2 unit presents the same mineralogical association but biotite predominates on muscovite. Structural relations permit the separation of two facies in 'Y 2: - 'Y 2 8 ' a medium to fine grained two-mica granite, observed in dykes or veins. - 'Y 2b' an equigranular to porphyritic two-mica granite that forms the main facies of the central unit. Furthermore, relatively small outcrops of muscovite granite appear within the two units as granitic intrusive dykes. 2. Aplopegmatites and deuterlc-hydrothennal evolution Aplopegmatites are well developed and sometimes form important dyke swarms in 'Y 2; they are characterized by an assemblage of K-feldspar, quartz, muscovite and garnet, sometimes with tourmaline and plagioclase. Locally, beryl, molybdenite and sulphides mineralizations are observed. The deuterlc-hydrotherma! evolution of C~mpo Formoso pluton is characterized mainly by muscovitisation, 9.r~i~!'!Qi,sation, episyenitisation and tourmalinisation phenomena. Muscovitisation: Muscovite appears either in straight relationship with biotite or in isolated flakes. The problem of muscovitisation is very complex and field observation on 'Y 1 shows the presence of muscovite veinlet swarms inducing a huge muscovitisation in the granite. These veinlets present a longitudinal extension varying from several centimeters to 3 or 4 meters; no significant distinction can be made between muscovite in the granite and in the veinlets. At the contact zone of the veinlets, the granite does not show any bleaching or alteration: this muscovitisation appears very different from greisenisation. Locally, the muscovitisation is developed following magmatic planar structures, marked by the joining of muscovite crystals and feldspars phenocrysts, and formed during a plastic granitic deformation stage. This development seems to result from an early concentration of fluids closely associated with magma during the first stage of crystallisation. However, the muscovite veinlets can cross aplopegmatitic joins or sometimes dykes of 'Y 2 8' These different chronologic relations appear to show a con- CAMPO FORM~O <A. -,. ~SENHOR 00 ~ CARNAIBA ~N~:~ " juo.. ::/,. IloDlc L t? Serrc I1e Jccobinc IJ,(;..._ B~ H I A. J 100 ZOOK /"/ 1/ /' Prospecting Pits Roods Faults Thrust Fault 41' 40' / Quart z Veins Figure 1. Scheme of localisation of the graniticmassifs; Band C Geologicskechmaps of the CampoFormoso andcarnalbagranites. 1: Proterozoic superiorcover; 2: Jaguarari granite; 3: Two-micagranite; 4: Porphyroid two-micagranite; 5: Chloriloschist phyllites; 6: Quartzites and volcano-sedimentary formations; 7: serpentinites; 8: Archean gneisses,rnetatexites and diatexites. 254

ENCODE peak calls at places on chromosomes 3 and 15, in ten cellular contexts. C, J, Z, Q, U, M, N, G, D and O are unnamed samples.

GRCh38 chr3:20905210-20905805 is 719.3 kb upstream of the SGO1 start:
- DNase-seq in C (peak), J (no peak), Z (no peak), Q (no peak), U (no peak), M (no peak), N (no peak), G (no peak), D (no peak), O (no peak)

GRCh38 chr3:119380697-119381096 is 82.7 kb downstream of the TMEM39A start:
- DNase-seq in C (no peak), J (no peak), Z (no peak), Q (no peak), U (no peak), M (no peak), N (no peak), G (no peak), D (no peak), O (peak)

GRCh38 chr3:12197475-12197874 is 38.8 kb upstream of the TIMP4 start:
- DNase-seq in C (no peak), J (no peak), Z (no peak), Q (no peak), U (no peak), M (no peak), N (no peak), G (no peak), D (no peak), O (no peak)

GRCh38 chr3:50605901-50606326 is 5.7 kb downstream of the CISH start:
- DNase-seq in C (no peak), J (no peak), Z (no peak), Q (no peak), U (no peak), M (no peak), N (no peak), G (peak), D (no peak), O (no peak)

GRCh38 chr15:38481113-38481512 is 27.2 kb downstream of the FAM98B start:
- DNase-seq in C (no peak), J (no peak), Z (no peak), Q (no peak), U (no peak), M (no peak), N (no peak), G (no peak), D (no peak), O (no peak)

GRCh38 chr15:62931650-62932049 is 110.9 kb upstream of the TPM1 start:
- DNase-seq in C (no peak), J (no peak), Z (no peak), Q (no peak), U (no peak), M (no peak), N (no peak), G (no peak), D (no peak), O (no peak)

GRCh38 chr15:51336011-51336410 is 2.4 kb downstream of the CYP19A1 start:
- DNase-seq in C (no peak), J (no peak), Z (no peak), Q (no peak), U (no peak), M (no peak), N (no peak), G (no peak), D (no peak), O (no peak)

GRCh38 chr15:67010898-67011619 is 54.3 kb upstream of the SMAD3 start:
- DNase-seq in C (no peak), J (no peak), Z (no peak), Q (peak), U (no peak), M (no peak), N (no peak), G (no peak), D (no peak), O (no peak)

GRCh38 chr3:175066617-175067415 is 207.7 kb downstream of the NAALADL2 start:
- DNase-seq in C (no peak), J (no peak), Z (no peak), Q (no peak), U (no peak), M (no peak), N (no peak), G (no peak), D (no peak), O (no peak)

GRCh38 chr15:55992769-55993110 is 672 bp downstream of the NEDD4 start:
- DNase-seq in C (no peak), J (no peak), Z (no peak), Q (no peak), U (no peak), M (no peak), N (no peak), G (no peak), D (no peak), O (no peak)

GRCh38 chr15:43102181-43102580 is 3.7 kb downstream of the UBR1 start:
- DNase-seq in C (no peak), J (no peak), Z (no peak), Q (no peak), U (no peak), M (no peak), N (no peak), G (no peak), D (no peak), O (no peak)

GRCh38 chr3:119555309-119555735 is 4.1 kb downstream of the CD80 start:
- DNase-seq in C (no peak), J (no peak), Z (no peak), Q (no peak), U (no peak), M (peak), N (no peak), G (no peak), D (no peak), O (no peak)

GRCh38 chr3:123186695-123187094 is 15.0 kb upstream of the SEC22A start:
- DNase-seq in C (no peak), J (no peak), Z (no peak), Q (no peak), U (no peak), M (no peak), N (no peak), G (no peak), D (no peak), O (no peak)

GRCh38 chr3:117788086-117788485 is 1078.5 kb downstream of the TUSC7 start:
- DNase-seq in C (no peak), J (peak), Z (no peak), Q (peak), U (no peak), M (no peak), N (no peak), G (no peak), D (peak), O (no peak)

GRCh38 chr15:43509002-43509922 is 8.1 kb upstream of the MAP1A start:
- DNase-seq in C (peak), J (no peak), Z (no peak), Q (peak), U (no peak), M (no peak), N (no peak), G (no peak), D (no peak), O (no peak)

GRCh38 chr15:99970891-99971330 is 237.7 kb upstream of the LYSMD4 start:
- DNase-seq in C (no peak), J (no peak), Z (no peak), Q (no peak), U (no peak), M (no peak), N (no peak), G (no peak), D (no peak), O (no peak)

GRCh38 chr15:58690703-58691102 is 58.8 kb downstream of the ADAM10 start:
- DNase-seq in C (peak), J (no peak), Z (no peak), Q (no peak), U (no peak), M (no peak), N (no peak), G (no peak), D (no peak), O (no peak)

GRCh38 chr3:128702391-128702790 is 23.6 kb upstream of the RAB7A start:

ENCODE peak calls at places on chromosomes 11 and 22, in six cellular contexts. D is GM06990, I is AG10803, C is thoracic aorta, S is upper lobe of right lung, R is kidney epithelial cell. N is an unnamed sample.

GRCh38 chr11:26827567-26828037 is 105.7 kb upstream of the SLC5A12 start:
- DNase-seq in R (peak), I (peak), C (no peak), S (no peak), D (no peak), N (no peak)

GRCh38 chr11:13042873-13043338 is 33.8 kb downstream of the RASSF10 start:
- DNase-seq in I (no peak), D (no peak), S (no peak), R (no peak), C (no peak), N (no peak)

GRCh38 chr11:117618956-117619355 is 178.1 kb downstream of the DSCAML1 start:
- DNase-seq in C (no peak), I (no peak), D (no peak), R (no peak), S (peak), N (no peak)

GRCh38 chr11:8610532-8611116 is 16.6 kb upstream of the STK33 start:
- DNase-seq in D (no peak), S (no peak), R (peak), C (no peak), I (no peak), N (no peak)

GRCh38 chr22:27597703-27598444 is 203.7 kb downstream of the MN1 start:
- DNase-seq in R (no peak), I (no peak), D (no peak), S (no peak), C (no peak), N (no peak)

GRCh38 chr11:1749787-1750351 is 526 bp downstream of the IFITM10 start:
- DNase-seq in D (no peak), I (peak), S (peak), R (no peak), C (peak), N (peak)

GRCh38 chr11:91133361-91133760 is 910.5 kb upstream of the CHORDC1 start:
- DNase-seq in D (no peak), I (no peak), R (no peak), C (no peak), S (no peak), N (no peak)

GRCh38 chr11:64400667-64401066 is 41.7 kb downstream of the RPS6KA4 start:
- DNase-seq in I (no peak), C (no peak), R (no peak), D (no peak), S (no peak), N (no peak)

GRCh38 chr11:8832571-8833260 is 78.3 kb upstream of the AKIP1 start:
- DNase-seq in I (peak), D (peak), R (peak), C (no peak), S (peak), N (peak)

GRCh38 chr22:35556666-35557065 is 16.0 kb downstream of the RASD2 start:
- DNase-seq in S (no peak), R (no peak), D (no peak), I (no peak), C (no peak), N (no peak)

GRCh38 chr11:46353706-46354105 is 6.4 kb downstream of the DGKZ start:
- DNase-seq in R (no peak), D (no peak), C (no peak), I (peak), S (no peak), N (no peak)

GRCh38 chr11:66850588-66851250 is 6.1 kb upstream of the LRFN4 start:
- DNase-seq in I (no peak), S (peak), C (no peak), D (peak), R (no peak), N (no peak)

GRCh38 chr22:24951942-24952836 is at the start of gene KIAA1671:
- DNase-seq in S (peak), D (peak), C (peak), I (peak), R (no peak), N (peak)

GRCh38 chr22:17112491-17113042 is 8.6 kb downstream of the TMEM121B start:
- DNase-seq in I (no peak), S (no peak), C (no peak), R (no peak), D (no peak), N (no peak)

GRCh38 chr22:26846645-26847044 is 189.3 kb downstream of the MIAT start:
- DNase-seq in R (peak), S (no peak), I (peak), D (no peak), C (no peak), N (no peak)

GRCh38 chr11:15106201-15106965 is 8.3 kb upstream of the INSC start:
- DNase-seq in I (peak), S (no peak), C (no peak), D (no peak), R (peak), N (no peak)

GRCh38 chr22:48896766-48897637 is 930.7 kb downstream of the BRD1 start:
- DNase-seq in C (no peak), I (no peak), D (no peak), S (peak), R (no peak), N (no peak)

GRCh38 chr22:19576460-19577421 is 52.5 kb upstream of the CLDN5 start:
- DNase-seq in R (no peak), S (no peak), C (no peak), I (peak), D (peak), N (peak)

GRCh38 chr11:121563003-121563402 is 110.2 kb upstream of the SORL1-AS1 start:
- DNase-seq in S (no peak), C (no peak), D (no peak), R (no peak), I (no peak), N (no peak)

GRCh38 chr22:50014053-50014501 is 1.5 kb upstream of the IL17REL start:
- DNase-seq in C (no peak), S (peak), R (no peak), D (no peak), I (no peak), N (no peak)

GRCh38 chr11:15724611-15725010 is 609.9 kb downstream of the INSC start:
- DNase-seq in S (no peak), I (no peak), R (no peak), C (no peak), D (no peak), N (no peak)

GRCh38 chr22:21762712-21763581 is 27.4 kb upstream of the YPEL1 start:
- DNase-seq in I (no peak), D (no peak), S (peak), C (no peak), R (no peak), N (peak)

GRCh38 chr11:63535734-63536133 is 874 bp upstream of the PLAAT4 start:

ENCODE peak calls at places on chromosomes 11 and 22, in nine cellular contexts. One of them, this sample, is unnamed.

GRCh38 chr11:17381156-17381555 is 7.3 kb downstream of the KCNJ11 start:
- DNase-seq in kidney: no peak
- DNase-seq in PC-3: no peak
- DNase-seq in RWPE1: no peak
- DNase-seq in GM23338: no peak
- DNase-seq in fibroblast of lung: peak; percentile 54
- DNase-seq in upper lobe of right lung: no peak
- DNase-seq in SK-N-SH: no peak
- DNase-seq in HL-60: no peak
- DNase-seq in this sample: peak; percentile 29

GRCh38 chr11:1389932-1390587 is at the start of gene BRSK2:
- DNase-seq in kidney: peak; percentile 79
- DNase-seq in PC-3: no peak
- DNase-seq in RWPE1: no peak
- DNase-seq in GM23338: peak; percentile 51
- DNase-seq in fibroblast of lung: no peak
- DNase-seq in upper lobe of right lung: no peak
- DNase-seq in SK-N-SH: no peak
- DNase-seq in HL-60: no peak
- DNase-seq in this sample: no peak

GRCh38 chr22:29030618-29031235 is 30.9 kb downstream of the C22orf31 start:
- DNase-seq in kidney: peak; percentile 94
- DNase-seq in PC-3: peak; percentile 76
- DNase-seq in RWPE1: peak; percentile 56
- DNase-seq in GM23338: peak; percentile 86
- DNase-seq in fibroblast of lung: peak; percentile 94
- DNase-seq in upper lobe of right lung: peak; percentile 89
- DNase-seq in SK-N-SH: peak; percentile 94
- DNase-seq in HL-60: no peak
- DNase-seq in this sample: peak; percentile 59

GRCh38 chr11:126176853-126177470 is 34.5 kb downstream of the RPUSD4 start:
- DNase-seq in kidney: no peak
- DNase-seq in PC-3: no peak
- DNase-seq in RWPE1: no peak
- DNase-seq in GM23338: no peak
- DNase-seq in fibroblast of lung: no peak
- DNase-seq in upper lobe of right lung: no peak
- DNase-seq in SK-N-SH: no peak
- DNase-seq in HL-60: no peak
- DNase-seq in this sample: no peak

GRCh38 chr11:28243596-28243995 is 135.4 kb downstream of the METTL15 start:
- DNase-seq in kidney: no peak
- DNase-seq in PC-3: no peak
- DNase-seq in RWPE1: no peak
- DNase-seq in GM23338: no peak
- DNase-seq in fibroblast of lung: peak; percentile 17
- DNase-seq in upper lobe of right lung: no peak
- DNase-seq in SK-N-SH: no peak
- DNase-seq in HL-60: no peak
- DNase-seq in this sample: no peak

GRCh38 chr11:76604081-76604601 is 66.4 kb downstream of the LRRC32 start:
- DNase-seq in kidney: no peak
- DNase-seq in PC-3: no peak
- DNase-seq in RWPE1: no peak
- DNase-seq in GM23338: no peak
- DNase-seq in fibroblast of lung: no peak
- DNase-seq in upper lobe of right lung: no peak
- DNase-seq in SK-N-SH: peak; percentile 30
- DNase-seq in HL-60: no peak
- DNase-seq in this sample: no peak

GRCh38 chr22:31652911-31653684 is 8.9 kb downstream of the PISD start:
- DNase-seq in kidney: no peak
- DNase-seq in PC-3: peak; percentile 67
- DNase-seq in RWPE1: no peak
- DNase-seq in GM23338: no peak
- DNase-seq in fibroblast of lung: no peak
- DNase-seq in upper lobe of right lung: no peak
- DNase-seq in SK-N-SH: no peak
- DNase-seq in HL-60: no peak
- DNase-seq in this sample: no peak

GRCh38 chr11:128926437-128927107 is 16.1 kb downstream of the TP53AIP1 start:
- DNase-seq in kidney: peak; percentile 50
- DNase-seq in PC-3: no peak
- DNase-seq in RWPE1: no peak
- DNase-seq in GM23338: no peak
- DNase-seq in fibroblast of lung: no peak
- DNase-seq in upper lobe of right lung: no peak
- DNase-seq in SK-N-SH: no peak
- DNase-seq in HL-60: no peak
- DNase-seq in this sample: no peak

3 tinuity with time of this muscovitisation process during a magmatic, tardimagmatic and hydrothermal stage. Greisenisation: greisen veins exist in association with 'Y 2b granite in the northern part of the pluton. In all the area, the greisen veins are barren or contain only a few sulphides. Episyenitisation: episyenitic feldspathic veins and episyenitised granites occur in 'Y 1 and 'Y 2 as late hydrothermal granite alteration. This is characterized either by the presence of an episyenitised granite (choriflsaton of the biotite, feldspathisation) or/and by the development of red monomineral feldspathic zones. This alteration results from the circulation of hydrothermal fluids along shear zones. Tourmalinisation: This is characterized by the development of tourmaline and quartz lode or veinlets. Two types are considered: - veinlets developed mainly in 'Y 1 along the contact 'Y 2 'Y 1; locally, the intense development of microcracks causes a diffuse granite tourmalinisation. - huge regional fracturing, affecting Campo Formoso granite and the ~urrounding rocks (Fig. 1b). These structures, oriented NS or E-W, are probably associated to extension fractures in shear zones. IV. CARNAiBA PLUTON The Carnalba intrusive massif forms a small and circular pluton, occurring in an antiform structure within the Serra de Jacobina (Fig. 1c). The presence of quartzite enclaves and roofpendants of serpentinites confirms the intrusive character of the granite. The main granitic facies is a mesocratic prophyritic twomica granite, similar to the 'Y 2b facies from Campo Formoso. Aplopegmatitic joins are well expressed and exhibit the same mineralogical composition of those from Campo Formoso with beryl and sulphides mineralization. V. Be-Mo-W MINERALIZATIONS FROM CARNAiBA AND SOCOTO PROSPECTING PITS The total production of emerald in Brazil was, until 1980, related to the Carnalba prospecting pits. The mineralisation was discovered in (Cassedanne, 1985) and the production between 1970 and 1980, was 204 tons of negociated emerald with a productivity factor of 2.17kg/m 3 (Moreira and Santana,1982). In 1983, the occurrence of Socot6 was discovered in the region of Campo Formoso. In spite of field mapping (Couto and Almeida, 1982) and structural study (Griffon et al., 1967) devoted to the Carnalba prospecting pits, little work has been done concerning their genesis. Schwartz (1984) studied the solid inclusions associated to emerald from Socot6 and Carnalba, and classified these occurrences in the Ural Mountains type (Schwartz, 1986). Structural and geometrical features. The emerald (emerald and green beryl) and molybdenite mineralization is contained in phlogopitites resulting from the metasomatic transformation developed in ultrabasic rocks from aplopegmatitic or/and plagioclasic veins with locally intercalated tremolitic or talc formations. These serpentinites present several types of occurrences: - as imbricated structures on the Archean gneissic basement from Socot6. In this case, the deformation of the phlogopitiites and veins is important and materialized by boudinage, shearing, zig-zag folds, etc... - as roof-pendants in the Carnalba granite forming the prospecting pits fields of Bode, Lagarta and Gaviao (Fig. 1c). The phlogopitites present in this case well developed metasomatic zonations without important deformation. - as country rock terranes in Carnalba granite field with the development of the prospecting pits of Trecho Novo, Trecho Velho, Braulia, Formiga and Morota (Fig. 1c). 1. Aplopegmatitic and plagioclase veins These veins present a variable thickness (cm to several cm) and are composed either of an aplopegmatite (similar to those observed in Campo Formoso and Carnalba massifs) with K-feldspar, quartz, muscovite, garnet, or of a plagioclase (albite, oligoclase with sometimes tourmaline). For instance, no aplopegmatite veins were encountered in Socot6 field. 2. Metasomatic zoning and mineralizations A metasomatic zoning is developed at the contact of aplopegmatite and/or plagioclasic veins with serpentinites. It presents imbricated zones with clear rectilinear limits and different mineralogy (Fig. 2). In the case of a plagioclase central zone, from internal to external zones, the following mineralogical successive zones are encountered: - a brown phlogopitic zone presenting huge crystals of biotite (0.2 to 3cm) with local apatite concentration. Chromite is present in the outer part of this zone and remains constant in all the other following external zones. - a light brown fine grained phlogopite zone associated with chromite. - a phlogopite zone (often composite) with talc, chromite and magnetite. - a talc chromite, magnetite, serpentinite zone with some phlogopite crystals which disappear in the external part of this zone. The mineralization is composed of beryl (emerald), molybdenite with sometimes scheelite, alexandrite, phenacite, tourmaline, chalcopyrite, pyrrotite, pyrite and fluorite. The green beryl is observed from the center zone associated with the aplopegmatites and/or plagioclasites, to the phlogopite zones where its colour is more intense. It is in the first internal chromite-free zone' where emerald presents gem quality. Molybdenite appears in all the metasomatic section. Scheelite is not abundant and is found either associated to phlogopitite zones, or in metasomatic zones which possess more calcic composition i, e. with the appearance of tremolite, resulting probably from the metamorphic transformation of basic intercalations in the serpentinites (cases of Braulia and Marota prospecting pits). Other mineralized structures The phlogopitite zones are sometimes crossed by other aplopegmatite veins mineralized in molybdenite and beryl. At Socot6 and Carnalba, an important swarm of quartz veins (up to 80 cm in thickness), mineralized in molybdenite and pale green beryl cut all the metasomatic system inducing a muscovitisation. Sometimes, massive molybdenite veinlets occurs as crosscutting structures in the plagioclase veins. 255